it.", by Phillip Smith, in which the author wishes Perl

solutions were credited as much as solutions in other languages such as

Python and Ruby.

I agreed that Perl wasn't mentioned as much as it was, and a day or so

later I came across an example of why....

I monitor whats happening in Python, and came across a new recipe added

to Activestate code called: "Recipe 576961: Technique for cyclical

iteration", by Raymond Hettinger. On first, second, and third

readings, i just couldn't understand the need for the deferred_output

function; the whole recipe remained opaque:

Raymond's

code:

from itertools import tee, chain, islice

from heapq import mergedefhamming_numbers():

# Generate "5-smooth" numbers, also called "Hamming numbers"

# or "Regular numbers". See: http://en.wikipedia.org/wiki/Regular_number

# Finds solutions to 2**i * 3**j * 5**k for some integers i, j, and k.

defno_repeats(it):

last = None

foriinit:

ifiisnotlast:

yieldi

last = i

defdeferred_output():

foriinoutput:

yieldi

result, p2, p3, p5 = tee(deferred_output(), 4)

m2 = (2*xforxinp2) # multiples of 2

m3 = (3*xforxinp3) # multiples of 3

m5 = (5*xforxinp5) # multiples of 5

merged = merge(m2, m3, m5)

combined = chain([1], merged) # prepend a starting point

output = no_repeats(combined) # eliminate duplicates

returnresultif__name__ == '__main__':

I was hooked by the series however and so went looking for more

information.

### Perl

I came across a mention to the following page: "Infinite

lists in Perl" by Mark Dominus which is copyright 1997 by the

Perl Journal. Normally I wouldn't mention the article, as it spends

more time creating an implementation of generators in Perl as it does

on addressing the computation of Hamming numbers. It also uses the term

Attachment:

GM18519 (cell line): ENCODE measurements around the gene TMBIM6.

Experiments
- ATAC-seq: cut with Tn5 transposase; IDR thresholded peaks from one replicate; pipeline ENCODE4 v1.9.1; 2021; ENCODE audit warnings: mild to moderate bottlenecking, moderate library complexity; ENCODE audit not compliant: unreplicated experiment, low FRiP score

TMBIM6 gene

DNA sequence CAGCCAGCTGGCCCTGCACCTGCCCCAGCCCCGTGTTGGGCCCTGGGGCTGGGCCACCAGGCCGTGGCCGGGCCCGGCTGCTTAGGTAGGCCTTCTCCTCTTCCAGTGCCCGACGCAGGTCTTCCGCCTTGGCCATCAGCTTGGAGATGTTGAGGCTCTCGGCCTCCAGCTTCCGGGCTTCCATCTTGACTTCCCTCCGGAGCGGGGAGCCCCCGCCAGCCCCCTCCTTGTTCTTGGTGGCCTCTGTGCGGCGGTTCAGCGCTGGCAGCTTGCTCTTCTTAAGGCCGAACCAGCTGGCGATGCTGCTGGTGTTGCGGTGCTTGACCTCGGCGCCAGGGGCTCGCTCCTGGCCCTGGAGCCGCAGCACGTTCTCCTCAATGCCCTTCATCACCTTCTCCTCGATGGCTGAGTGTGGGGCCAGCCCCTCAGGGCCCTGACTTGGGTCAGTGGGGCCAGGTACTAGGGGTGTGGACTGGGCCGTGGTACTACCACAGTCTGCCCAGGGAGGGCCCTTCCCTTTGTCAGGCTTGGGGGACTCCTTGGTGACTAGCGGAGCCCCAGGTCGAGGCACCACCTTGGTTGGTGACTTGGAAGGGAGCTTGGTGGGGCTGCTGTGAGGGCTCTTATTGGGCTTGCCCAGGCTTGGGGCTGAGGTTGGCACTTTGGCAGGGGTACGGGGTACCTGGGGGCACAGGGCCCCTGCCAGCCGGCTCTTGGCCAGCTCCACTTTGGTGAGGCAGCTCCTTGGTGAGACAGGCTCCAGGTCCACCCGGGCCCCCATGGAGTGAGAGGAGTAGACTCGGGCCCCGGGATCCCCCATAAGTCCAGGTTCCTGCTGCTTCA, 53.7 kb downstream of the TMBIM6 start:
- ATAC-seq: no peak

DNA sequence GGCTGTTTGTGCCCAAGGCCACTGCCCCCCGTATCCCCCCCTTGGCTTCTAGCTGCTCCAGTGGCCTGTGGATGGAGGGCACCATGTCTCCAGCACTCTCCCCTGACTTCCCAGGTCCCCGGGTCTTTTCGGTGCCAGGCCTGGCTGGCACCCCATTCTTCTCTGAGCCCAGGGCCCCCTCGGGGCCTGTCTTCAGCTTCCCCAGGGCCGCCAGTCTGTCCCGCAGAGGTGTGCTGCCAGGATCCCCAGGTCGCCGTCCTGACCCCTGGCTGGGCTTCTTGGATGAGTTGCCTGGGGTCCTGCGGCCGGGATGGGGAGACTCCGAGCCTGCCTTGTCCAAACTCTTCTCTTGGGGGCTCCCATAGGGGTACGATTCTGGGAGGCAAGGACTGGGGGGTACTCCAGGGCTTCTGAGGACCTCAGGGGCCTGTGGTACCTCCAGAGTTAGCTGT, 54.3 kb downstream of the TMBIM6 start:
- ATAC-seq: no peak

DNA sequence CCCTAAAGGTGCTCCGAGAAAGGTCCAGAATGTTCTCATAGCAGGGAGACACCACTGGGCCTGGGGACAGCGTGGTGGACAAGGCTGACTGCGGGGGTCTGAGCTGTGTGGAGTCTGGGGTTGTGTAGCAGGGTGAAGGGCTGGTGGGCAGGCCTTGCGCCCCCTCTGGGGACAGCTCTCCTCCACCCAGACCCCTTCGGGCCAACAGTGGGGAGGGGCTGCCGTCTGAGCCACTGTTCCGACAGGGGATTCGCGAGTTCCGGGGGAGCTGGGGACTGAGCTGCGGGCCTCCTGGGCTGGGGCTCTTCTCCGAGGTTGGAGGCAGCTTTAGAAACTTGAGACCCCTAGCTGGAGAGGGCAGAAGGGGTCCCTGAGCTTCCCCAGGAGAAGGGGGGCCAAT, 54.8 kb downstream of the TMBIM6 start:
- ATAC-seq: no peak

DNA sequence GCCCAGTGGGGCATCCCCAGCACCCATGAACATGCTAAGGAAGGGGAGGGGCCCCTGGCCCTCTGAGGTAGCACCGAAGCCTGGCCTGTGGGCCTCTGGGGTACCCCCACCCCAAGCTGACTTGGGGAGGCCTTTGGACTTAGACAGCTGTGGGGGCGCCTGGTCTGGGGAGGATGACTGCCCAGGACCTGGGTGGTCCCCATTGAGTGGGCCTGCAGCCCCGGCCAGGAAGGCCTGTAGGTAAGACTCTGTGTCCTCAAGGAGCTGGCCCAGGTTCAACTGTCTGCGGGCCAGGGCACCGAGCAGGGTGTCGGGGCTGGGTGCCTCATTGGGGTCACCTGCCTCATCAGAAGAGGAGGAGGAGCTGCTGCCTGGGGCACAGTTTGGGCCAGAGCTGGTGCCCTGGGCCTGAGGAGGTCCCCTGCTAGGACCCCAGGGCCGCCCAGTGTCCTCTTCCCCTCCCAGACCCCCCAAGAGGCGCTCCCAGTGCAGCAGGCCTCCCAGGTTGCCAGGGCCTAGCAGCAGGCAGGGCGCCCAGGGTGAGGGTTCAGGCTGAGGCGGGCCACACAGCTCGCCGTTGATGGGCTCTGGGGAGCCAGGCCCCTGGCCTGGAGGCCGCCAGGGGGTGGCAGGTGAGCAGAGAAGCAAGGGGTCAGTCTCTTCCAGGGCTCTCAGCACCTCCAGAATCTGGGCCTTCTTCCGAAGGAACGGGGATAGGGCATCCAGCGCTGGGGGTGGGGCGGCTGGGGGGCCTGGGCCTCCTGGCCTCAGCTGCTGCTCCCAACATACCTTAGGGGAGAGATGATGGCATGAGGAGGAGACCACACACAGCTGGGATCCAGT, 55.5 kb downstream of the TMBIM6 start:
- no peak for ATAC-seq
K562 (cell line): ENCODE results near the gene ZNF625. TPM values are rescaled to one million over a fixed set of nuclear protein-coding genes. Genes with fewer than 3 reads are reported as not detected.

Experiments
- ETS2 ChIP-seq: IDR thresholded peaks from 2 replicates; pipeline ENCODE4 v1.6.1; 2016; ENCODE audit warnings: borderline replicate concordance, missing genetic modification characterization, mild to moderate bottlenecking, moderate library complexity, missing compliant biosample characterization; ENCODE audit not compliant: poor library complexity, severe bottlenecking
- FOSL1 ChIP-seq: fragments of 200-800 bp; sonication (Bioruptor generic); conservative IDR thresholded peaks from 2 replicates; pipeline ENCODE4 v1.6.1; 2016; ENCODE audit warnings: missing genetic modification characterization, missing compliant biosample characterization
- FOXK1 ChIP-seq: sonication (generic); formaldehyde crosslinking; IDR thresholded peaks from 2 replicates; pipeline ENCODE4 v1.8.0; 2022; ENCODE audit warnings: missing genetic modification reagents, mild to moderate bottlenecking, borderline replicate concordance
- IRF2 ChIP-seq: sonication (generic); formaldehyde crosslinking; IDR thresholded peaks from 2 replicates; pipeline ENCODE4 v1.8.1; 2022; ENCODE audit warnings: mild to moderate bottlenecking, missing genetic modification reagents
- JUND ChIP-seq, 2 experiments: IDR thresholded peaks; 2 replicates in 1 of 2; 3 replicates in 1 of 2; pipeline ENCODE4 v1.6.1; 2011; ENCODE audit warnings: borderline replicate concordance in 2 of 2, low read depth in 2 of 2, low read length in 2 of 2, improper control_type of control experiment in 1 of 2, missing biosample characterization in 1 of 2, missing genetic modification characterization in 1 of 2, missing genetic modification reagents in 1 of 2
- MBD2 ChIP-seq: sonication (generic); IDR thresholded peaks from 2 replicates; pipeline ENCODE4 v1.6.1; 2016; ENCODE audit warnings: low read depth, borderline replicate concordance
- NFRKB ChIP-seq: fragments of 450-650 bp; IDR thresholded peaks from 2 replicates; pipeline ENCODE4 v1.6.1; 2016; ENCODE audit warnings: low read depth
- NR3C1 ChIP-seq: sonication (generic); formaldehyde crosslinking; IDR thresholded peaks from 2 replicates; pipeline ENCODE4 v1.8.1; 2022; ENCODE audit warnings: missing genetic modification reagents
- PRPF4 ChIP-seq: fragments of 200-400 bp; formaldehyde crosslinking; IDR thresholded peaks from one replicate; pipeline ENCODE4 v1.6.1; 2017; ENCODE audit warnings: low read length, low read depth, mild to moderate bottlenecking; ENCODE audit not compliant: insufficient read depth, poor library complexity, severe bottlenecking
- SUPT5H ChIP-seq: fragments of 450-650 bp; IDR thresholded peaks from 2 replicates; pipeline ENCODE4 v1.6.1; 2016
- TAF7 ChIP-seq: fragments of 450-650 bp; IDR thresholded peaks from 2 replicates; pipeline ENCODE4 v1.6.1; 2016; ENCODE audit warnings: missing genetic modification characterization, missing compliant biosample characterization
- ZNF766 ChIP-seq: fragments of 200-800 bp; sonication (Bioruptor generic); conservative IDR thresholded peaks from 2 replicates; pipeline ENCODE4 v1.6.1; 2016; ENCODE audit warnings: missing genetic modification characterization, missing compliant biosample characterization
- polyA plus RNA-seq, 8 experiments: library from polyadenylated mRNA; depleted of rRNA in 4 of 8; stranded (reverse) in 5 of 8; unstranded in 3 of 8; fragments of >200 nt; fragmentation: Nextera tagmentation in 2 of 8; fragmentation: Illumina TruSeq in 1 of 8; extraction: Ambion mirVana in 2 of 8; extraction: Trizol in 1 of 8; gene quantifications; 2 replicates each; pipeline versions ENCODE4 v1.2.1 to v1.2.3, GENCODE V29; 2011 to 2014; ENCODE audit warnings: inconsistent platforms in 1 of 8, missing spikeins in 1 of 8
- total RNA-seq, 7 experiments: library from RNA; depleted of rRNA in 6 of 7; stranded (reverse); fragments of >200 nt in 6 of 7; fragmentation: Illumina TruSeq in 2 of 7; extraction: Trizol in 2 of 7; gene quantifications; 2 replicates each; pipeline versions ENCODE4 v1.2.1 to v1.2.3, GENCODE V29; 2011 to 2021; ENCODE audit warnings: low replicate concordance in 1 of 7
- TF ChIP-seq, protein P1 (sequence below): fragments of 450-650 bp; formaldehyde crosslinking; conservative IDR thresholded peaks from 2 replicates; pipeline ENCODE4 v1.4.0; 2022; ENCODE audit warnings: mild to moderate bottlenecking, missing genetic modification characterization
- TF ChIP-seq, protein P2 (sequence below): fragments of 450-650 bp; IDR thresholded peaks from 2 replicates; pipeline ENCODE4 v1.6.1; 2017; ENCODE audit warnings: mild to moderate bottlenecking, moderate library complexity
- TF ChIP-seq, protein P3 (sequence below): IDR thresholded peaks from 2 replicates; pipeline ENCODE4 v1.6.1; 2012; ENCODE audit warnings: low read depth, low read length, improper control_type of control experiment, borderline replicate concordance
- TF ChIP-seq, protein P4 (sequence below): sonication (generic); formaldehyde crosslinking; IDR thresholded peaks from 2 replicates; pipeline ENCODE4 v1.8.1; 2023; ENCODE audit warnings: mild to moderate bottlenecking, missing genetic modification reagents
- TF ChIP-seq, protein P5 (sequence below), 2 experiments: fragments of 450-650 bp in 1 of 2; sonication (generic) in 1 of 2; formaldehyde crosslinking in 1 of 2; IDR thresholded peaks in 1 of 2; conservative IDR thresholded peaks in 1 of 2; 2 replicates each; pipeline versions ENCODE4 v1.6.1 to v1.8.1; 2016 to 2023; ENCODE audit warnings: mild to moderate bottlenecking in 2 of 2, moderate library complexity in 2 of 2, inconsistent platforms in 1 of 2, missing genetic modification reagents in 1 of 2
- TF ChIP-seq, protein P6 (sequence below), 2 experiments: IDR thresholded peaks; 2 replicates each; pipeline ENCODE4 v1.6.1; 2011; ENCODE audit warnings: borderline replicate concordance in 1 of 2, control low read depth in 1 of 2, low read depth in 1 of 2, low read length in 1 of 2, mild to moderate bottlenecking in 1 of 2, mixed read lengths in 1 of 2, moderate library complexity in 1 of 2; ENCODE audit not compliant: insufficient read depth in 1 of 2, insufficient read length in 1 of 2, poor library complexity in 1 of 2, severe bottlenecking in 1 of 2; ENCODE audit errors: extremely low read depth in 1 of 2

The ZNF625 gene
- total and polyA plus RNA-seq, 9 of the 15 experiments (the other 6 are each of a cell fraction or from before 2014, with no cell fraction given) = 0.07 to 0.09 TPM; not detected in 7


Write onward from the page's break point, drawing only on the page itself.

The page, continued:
"stream" instead of generators. but maybe this is down to the age of

the article, i.e. 1997?

### Haskell

Looking a bit further, I found this Dr Dobbs Article, and this

commented Haskell

solution:

hamming = 1 : map (2*) hamming `merge` map (3*) hamming `merge` map (5*) hamming

where merge (x:xs) (y:ys)

| x < y = x : xs `merge` (y:ys)

| x > y = y : (x:xs) `merge` ys

| otherwise = x : xs `merge` ys

The Haskell solution lead me to think that maybe Python has an issue

with defining recursive generators, and some experimentation lead me to

believe that yep, maybe that was why Raymond has the deferred_output

function.

### My Python

Since I have trouble understanding Raymond s I went away and wrote my

own solution. It works. It can generate very large values of the

sequence quite quickly. But it does need memory to store

multiples:

from itertools import islice

from pprint import pprint as ppdefregularnumbergen(start = 1, multipliers=(2, 3, 5)):

'''\

Generates the Regular Number sequence defined here:

http://en.wikipedia.org/wiki/Regular_number

The sequence starts with 1 and consists of all multiples by 2, 3, or 5

of any number in the sequence in non-repeating, increasing order.

'''

multiples = [[]foriinmultipliers]

this = start

whileTrue:

yieldthis

# get multiples

formultiple, multiplierinzip(multiples, multipliers):

multiple.append(this * multiplier)

# get next

this = min(m[0]forminmultiples)

# remove this from multiples

formultipleinmultiples:

ifmultiple[0] == this:

delmultiple[0]if__name__ == '__main__':

Generating the following large values of the sequence took only seconds:

>>> print(list(islice(regularnumbergen(), 99999, 100001)))

[290142196707511001929482240000000000000, 290237644800000000000000000000000000000]

>>>

### Wrapup

Well, I've learnt a bit more about generators, the limitatins in their

Python implementation w.r.t. Haskel, and I've put more meat on why I

tend to not quote much Perl In this case, i couldn't see the wood for

the trees! (But I do quote Perl).